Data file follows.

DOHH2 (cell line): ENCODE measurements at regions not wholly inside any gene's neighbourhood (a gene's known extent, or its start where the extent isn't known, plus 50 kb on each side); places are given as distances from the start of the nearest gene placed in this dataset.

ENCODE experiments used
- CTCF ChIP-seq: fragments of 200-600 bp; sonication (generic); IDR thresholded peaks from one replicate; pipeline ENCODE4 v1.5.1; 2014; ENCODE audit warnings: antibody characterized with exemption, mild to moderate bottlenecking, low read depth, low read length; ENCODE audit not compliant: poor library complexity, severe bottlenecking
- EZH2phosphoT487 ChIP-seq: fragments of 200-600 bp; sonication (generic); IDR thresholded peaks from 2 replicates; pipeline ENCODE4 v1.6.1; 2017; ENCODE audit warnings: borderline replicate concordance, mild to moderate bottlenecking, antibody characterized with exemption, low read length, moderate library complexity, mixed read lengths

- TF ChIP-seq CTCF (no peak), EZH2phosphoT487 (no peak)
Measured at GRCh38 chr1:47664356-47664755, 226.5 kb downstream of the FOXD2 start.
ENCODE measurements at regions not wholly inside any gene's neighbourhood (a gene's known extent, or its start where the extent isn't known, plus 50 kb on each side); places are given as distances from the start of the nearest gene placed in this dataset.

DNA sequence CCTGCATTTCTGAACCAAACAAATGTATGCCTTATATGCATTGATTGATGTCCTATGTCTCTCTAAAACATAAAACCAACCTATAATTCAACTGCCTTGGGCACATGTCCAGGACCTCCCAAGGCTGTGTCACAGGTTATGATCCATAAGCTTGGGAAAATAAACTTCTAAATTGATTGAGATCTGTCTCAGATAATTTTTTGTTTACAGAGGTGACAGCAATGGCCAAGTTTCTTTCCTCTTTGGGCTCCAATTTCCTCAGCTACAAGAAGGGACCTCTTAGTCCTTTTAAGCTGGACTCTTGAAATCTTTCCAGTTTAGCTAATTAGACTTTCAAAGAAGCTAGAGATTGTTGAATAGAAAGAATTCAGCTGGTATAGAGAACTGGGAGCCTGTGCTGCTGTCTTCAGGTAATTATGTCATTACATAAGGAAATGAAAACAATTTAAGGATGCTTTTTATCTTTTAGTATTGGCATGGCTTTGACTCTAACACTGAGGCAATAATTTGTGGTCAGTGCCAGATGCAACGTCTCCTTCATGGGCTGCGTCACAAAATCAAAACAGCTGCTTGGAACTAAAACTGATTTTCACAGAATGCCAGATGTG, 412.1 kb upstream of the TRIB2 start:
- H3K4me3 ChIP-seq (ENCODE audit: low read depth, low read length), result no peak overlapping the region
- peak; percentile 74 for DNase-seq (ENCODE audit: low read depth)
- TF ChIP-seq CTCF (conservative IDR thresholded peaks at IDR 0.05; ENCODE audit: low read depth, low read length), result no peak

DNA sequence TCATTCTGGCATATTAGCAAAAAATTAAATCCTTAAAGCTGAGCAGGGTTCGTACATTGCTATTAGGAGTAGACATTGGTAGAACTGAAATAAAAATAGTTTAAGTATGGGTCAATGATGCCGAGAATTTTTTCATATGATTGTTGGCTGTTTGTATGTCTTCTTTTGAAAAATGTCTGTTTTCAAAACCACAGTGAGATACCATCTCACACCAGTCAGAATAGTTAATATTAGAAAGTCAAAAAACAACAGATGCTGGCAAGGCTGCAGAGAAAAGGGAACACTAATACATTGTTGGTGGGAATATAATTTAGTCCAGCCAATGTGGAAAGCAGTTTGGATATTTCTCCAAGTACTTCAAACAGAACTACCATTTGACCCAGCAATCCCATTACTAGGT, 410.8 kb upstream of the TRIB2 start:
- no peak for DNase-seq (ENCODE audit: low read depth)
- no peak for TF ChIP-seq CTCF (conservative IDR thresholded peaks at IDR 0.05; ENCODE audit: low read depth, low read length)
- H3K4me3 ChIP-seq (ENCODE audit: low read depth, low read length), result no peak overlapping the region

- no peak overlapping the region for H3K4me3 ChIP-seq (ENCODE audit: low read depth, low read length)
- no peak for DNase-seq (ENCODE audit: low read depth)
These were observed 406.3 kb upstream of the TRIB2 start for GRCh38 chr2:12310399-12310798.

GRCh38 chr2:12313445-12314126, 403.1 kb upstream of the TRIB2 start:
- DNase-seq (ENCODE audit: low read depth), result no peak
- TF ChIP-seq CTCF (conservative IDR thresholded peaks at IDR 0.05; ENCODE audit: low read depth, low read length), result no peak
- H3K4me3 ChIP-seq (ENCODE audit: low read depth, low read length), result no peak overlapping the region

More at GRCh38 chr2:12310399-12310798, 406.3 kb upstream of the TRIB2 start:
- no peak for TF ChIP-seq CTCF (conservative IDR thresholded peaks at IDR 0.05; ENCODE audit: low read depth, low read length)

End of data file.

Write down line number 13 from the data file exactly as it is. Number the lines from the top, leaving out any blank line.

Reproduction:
- no peak for DNase-seq (ENCODE audit: low read depth)